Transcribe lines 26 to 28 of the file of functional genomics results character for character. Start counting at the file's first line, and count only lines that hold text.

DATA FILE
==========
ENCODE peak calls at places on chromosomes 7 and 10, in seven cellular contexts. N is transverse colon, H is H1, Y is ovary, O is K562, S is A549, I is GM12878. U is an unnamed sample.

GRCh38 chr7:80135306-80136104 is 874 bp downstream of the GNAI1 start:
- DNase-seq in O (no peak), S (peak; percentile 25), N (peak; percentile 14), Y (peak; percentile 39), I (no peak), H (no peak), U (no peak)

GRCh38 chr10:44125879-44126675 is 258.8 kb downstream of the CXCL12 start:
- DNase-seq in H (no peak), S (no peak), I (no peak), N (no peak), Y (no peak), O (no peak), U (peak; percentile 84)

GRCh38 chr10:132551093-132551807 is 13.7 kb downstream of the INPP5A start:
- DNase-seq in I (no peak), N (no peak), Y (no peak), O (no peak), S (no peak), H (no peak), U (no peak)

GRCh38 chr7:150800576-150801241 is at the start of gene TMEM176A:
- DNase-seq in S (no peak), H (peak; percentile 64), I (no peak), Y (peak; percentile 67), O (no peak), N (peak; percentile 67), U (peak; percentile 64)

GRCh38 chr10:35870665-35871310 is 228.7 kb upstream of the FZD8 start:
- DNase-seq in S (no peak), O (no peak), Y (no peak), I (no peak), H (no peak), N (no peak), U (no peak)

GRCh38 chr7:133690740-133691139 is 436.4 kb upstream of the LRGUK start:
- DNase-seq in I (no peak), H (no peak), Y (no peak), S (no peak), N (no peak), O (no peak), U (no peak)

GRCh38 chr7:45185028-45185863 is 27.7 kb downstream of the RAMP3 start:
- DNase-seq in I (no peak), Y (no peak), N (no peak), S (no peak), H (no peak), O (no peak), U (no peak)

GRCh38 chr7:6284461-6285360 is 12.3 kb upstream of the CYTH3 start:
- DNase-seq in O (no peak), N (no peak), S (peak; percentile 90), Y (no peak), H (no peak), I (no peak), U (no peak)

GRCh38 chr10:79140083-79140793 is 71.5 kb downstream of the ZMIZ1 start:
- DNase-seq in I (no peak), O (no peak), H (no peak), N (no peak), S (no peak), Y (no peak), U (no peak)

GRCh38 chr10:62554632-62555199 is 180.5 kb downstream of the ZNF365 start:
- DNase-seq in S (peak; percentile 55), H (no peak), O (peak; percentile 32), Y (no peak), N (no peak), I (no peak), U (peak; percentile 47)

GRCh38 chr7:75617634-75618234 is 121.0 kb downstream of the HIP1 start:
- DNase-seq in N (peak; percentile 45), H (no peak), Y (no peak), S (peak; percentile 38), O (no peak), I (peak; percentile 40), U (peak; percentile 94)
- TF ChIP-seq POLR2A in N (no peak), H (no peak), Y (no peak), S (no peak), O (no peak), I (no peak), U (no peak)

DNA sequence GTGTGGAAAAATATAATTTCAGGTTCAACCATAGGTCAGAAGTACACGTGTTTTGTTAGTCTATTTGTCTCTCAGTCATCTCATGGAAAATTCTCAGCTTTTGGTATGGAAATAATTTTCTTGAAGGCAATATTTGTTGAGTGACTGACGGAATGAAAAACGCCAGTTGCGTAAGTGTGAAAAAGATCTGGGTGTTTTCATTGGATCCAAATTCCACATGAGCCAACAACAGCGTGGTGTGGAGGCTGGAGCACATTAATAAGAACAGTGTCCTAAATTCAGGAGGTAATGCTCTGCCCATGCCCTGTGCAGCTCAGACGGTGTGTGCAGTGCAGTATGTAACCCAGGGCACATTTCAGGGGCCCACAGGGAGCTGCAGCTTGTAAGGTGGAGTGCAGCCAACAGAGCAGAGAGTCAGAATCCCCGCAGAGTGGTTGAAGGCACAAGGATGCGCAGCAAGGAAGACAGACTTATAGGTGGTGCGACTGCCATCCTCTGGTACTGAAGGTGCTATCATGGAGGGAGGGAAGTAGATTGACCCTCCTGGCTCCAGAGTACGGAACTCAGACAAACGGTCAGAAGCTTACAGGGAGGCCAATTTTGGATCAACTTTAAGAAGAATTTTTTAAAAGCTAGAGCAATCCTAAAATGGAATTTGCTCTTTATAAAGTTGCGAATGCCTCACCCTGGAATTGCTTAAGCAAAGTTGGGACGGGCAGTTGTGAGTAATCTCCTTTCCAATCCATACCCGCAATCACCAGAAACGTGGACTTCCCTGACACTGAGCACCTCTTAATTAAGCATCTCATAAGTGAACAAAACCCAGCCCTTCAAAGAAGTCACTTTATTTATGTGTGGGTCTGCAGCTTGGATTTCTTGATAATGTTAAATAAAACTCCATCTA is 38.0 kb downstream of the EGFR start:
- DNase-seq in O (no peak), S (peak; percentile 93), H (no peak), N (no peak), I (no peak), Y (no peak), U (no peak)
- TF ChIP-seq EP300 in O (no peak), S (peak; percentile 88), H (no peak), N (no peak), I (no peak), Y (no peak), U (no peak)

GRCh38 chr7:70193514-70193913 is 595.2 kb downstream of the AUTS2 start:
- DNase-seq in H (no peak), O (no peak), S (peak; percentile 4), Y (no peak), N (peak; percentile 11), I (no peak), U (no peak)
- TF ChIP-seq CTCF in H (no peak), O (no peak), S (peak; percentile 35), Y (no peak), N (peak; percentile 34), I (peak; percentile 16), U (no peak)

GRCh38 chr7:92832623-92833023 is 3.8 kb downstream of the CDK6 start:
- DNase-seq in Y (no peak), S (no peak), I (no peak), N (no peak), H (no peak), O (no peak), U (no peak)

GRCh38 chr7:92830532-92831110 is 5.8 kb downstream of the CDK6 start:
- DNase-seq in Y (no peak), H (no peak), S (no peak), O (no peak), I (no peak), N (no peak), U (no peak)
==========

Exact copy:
- DNase-seq in O (no peak), S (peak; percentile 93), H (no peak), N (no peak), I (no peak), Y (no peak), U (no peak)
- TF ChIP-seq EP300 in O (no peak), S (peak; percentile 88), H (no peak), N (no peak), I (no peak), Y (no peak), U (no peak)

GRCh38 chr7:70193514-70193913 is 595.2 kb downstream of the AUTS2 start: